December-January 2017

ASSOCIATION COLUMN: Funds have a key role in climate finance

The fight against climate change requires funding running into hundreds of billions. Investment funds are an essential tool to catalyse these resources. Leveraging on experience gained in the responsible investment fund sector, where Luxembourg is a European champion, Alfi is actively promoting the crucial role the investment fund community can play in climate finance.

The agreement reached at the Paris Climate Conference (COP21) in December 2015 recognised the need to mobilise $100 billion (€94 billion) annually by 2020 to finance both climate change mitigation projects (to help countries most affected) and projects to reduce greenhouse gas emissions. This amount may even be insufficient.

Funding is needed from a variety of sources, and the financing tools to access that funding will reach across the board from donations to investments and even loans.

In its communication on the Capital Markets Union, ‘Accelerating Reform’, the European Commission underlines the need for reforms for sustainable finance “to support investment in clean technologies and their deployment, ensure the financial system can finance growth in a sustainable manner over the long term, and contribute to the creation of a low-carbon, climate resilient economy”. Investment funds constitute an essential tool in this context.

The Luxembourg investment fund industry is well placed to play a key role. Luxembourg is already the leading European domicile for ‘responsible investment funds’ – both ‘impact funds’ with a targeted environmental or social impact, and more broadly invested traditional funds applying environmental, social and governance (ESG) screening techniques.

A large number of investment funds in the environmental sector, with investment strategies ranging from energy efficiency and renewable energy to sustainable forestry and agriculture, have already been set up in Luxembourg. They take advantage of the opportunity to design a Luxembourg investment fund in such a way its capital structure and income distribution accommodate requests by public, private and institutional investors alike, which assists with combining public and private resources to achieve financial leverage.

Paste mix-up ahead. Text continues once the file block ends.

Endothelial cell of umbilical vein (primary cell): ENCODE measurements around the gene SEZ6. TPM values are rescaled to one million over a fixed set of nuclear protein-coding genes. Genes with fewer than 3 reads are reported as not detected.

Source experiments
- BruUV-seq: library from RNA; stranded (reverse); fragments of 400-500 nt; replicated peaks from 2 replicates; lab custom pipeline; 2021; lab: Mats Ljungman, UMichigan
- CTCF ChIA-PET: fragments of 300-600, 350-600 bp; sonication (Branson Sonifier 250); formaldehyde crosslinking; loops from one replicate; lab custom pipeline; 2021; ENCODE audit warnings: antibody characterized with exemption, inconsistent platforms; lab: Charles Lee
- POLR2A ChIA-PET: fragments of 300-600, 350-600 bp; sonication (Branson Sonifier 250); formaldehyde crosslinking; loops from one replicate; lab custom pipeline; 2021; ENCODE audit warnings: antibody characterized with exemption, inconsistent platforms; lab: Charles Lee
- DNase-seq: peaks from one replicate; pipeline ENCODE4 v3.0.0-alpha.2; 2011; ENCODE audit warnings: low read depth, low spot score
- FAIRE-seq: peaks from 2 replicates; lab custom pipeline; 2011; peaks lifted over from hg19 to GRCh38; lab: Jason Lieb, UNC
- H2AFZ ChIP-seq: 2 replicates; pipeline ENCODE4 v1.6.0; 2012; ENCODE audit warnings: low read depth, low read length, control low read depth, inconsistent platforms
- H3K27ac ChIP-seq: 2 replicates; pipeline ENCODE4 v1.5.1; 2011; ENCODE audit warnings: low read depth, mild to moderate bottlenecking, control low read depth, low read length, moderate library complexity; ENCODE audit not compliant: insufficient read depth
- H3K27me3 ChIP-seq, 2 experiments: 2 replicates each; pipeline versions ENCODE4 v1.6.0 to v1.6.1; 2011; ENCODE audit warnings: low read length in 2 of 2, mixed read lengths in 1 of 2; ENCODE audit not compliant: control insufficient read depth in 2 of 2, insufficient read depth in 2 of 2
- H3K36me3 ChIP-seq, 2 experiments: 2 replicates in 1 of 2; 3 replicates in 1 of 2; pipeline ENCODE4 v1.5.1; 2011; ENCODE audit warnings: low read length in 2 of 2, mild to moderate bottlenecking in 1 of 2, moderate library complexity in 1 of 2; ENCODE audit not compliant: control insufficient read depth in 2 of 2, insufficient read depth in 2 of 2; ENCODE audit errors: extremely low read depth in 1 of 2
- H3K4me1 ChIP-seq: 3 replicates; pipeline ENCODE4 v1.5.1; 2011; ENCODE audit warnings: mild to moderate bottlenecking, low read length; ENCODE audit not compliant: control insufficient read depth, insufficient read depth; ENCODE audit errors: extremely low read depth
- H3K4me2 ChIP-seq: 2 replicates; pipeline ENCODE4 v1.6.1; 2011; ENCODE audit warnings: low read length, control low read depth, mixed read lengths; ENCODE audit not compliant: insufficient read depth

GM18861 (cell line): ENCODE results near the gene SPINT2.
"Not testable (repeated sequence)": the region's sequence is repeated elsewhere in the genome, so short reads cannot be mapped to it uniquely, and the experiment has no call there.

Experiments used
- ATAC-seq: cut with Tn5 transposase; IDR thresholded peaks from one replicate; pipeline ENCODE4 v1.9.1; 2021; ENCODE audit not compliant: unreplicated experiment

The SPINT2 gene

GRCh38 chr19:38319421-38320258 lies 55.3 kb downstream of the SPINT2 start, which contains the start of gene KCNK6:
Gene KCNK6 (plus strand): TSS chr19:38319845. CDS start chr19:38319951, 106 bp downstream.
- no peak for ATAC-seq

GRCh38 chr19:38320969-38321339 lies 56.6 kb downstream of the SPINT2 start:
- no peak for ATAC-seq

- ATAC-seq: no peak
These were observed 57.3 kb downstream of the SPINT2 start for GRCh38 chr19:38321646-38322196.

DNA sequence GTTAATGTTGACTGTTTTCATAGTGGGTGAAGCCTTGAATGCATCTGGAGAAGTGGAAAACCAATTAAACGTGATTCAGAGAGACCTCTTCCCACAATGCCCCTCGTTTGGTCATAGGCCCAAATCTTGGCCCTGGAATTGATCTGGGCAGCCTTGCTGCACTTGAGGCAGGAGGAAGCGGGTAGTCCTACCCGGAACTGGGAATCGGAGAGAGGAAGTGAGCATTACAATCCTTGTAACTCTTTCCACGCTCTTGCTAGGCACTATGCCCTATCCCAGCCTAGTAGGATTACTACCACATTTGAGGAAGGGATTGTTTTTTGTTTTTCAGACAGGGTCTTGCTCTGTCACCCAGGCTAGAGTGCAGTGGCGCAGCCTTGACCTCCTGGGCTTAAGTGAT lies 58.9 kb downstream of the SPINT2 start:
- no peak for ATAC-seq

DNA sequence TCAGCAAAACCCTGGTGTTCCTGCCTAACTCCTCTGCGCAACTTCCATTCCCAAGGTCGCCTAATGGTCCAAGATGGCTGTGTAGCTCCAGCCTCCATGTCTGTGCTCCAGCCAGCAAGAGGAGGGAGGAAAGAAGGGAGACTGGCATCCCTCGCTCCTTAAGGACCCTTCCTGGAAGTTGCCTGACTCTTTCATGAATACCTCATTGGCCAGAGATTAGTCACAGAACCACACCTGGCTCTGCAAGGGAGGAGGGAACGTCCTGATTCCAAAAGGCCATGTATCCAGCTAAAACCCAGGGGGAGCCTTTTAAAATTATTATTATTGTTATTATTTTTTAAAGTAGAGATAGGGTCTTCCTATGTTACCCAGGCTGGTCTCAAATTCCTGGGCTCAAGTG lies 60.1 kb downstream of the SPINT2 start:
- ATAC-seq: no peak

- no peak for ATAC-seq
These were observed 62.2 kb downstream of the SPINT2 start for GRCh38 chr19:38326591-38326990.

Alfi’s European Responsible Investing survey showed the responsible investing market is still mainly driven by institutional investors. However, following COP21, an increasing number of investors – both institutional and retail – appear to express interest in funds with a direct impact on the environment. There is also an increasing pressure on the investment fund community to apply environmental criteria in their other, more mainstream, strategies.   

In order to develop the responsible investing sector, the focus has to be put on simplicity, transparency and integrity. This is true for climate change funds as well as for other ‘impact funds’ and for ESG funds as a whole. Labelling initiatives such as LuxFLAG aim to reassure investors about the purpose of their investments. At the same time, investment funds are putting more emphasis on extra-financial reporting and in communicating to investors what impact the projects in their portfolio have achieved.

Governments have a role to play in helping smaller and innovative climate-related investment managers to achieve scale. They can do it by encouraging the participation of private sector actors in innovative ventures, for example providing guarantees, absorbing first losses or designing ‘incubator’ services, or by granting specific tax advantages.

Alfi is proactively encouraging the investment fund industry’s contribution to much-needed common efforts.

Anouk Agnes is deputy director general, Alfi – the Luxembourg funds industry association

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